Monday, October 10, 2011

Migrants, jobs and voice

This is based on a comment I made here.

Alabama has recently enacted a law that makes it illegal for illegal migrants to work to support themselves and their families with spillover effects to any migrants who have family members who are illegal migrants:
Many legal Hispanic workers are fleeing the state because their family and friends don't have the proper papers and they fear they will be jailed.
Observing both the US and Australian debates over immigration, it is clear that anti-immigrant sentiment (which this law is pandering to) is primarily a function of two factors:
(1) level of unemployment;
(2) how much sense ordinary citizens have that migration is "under control".

In the US, the solution to the first is for the Federal Reserve to fix by increasing aggregate spending. (Any supply side reforms, however worthy, are unlikely to be anywhere near as effective.) Or, to put it another way, do its job as well as the Reserve Bank of Australia has.

The second is bedevilled by the fact that one side of the debate "wins" if nothing effective is done about illegal immigration while ordinary citizens can only get a sense of having a say if legal policy (the one they get to vote on) matters. In Australia, there was a notable and dramatic drop in anti-immigration sentiment when the then Howard Government ostentatiously cracked down on boat arrivals: this despite the same Government running a high immigration policy and the least "Eurocentric" policy in our history.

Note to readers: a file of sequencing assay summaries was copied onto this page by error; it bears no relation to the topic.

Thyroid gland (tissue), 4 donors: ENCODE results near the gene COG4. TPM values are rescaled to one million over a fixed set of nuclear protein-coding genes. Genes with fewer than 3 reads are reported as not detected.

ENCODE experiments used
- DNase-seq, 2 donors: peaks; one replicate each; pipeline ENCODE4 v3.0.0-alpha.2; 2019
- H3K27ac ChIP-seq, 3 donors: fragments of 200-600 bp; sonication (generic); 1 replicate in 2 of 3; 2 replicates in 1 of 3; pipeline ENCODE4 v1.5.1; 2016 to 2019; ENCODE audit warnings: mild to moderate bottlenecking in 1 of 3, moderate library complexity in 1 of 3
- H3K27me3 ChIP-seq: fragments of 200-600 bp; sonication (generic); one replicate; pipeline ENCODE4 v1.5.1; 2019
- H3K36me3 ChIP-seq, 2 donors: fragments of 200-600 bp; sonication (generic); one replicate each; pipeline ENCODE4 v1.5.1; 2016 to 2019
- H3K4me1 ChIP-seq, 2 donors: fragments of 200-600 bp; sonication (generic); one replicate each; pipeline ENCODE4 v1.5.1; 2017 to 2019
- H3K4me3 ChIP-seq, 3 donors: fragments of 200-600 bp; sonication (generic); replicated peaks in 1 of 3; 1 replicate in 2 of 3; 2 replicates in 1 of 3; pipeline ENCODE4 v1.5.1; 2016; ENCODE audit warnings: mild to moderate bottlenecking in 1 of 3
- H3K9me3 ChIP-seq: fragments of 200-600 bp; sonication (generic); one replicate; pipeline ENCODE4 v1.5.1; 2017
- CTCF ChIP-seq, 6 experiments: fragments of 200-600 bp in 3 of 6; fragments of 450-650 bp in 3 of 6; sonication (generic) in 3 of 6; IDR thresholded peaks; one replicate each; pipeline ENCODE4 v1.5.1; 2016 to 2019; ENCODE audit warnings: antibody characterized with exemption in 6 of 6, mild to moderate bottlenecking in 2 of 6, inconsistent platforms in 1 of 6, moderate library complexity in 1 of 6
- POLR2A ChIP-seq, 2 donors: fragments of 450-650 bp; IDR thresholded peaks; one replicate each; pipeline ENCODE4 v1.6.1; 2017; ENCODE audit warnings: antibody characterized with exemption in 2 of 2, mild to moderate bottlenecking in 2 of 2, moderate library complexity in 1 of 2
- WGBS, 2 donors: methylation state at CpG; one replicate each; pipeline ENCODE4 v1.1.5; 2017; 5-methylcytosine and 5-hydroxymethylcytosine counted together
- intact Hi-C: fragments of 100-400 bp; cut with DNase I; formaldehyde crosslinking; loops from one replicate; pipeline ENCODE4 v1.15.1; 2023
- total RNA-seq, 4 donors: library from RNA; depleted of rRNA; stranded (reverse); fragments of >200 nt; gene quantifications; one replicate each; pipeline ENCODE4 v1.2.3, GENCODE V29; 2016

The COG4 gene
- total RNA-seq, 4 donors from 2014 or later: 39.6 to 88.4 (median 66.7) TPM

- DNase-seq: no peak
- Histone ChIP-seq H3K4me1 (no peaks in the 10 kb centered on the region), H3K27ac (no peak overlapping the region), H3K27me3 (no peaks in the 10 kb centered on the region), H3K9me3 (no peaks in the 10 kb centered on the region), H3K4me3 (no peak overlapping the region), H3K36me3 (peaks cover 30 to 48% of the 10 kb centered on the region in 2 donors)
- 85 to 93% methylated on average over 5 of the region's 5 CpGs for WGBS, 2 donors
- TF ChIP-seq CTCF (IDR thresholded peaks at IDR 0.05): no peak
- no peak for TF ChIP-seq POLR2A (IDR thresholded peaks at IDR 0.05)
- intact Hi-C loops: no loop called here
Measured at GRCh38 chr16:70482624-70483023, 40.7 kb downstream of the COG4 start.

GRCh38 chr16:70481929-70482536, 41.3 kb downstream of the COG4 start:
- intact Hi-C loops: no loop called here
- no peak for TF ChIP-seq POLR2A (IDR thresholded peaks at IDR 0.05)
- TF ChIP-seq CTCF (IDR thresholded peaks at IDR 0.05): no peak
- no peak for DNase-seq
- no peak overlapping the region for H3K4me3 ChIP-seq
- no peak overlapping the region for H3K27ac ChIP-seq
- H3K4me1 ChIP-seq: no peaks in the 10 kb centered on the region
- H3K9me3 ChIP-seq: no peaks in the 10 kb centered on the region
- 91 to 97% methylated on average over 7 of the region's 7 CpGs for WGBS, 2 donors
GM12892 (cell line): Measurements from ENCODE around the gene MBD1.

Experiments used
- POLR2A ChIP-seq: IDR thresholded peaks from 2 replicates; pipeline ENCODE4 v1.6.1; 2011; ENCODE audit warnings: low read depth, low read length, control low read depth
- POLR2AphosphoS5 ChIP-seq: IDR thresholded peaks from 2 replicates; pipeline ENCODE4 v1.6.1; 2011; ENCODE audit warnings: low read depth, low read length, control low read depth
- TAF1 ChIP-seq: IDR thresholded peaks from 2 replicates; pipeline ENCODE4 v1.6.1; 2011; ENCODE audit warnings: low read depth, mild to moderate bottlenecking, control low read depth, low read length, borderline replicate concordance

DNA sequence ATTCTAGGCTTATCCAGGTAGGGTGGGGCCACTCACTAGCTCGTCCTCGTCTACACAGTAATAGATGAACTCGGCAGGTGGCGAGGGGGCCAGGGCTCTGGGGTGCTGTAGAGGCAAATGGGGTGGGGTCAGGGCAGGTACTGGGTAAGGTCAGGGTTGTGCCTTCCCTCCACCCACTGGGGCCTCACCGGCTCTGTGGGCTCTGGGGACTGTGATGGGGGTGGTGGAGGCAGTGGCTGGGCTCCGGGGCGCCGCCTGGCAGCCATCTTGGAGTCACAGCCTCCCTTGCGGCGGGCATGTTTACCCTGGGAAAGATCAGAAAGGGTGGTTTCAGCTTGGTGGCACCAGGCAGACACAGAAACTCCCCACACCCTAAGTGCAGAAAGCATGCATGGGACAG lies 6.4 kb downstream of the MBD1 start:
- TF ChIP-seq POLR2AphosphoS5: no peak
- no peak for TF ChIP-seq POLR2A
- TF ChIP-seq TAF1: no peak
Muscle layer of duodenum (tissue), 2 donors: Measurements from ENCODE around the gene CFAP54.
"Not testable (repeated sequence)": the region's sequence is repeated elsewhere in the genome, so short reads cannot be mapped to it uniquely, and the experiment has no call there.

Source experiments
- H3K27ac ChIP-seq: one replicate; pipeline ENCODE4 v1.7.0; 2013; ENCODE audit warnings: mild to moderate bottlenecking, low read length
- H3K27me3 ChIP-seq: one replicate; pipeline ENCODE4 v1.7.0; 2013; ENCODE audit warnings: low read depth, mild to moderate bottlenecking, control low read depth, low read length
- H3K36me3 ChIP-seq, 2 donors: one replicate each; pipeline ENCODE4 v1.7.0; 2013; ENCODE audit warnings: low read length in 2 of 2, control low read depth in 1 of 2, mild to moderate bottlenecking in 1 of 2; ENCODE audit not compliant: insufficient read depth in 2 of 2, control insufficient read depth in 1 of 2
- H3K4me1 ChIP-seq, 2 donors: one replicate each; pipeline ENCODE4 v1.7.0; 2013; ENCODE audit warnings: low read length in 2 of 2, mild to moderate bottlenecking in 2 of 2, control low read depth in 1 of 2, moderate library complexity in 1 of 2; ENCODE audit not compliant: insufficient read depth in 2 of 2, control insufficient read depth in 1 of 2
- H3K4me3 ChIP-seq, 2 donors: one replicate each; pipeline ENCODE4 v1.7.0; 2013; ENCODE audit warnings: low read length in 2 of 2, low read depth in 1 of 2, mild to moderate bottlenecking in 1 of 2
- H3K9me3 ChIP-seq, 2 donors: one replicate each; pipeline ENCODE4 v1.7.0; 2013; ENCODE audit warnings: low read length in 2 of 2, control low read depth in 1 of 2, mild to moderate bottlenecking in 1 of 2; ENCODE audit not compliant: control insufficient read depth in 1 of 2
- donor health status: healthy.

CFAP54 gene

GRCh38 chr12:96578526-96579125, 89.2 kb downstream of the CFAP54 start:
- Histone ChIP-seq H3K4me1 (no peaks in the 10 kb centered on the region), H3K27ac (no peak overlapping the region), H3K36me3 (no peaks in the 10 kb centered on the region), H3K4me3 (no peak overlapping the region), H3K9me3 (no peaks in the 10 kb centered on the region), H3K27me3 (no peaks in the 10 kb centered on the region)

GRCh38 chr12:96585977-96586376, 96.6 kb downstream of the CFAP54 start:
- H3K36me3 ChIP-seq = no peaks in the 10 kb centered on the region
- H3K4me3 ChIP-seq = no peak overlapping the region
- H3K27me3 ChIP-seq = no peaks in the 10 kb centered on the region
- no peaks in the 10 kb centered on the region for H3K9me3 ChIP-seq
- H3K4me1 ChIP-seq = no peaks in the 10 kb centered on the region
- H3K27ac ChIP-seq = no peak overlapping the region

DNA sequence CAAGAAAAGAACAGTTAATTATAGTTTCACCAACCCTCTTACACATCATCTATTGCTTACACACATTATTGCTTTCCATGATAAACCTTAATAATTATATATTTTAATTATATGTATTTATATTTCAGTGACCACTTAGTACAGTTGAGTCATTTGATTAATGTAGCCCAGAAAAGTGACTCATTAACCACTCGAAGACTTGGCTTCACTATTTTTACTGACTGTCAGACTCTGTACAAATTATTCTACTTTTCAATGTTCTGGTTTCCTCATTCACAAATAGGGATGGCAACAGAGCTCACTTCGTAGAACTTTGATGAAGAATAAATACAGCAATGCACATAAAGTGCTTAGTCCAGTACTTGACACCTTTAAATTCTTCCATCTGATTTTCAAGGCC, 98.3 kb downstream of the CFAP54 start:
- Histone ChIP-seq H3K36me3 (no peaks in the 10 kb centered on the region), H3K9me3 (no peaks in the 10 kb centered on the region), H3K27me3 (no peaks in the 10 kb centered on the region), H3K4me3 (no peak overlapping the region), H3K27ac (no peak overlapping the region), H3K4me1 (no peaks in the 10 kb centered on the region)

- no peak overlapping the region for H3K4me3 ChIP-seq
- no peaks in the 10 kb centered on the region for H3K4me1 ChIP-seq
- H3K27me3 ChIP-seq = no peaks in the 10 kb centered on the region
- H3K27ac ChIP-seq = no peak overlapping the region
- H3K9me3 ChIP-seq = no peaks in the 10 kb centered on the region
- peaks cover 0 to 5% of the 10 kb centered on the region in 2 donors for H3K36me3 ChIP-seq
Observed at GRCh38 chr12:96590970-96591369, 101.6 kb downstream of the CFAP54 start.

(Australia is also the world-champion at "cherry-picking" migrants--it is helpful to be a prosperous, English-speaking island-continent.) The effects and experience of high level of migration vary greatly between different segments of the society: which naturally reflects how one reacts to, and frames, the issues. A certain amount of ongoing sentiment about migration simply flows from this but it also affects how the above factors operate.

By simply labeling any concern by voters that they get a say over migration as "racist", the "open borders" folk generate a comforting sense of moral superiority, completely elide the issue of democratic control and the status of citizenship while profoundly discounting the concerns of those who disproportionately bear the costs of migration. All of which poisons public debate over the issue, (deliberately) obscuring much of what is at stake.

As one would expect, given this, problems are most intense in Europe, since lack of accountability is so built into contemporary European politics.


  1. I read your post mentally striking out "Australia" for "Canada" and you seem to me to be equally right about this.

  2. Thanks, this does not surprise me: BTW I greatly enjoy your posts, even though I often feel like full understanding of them is it a bit like grasping for a fish that is just out of reach.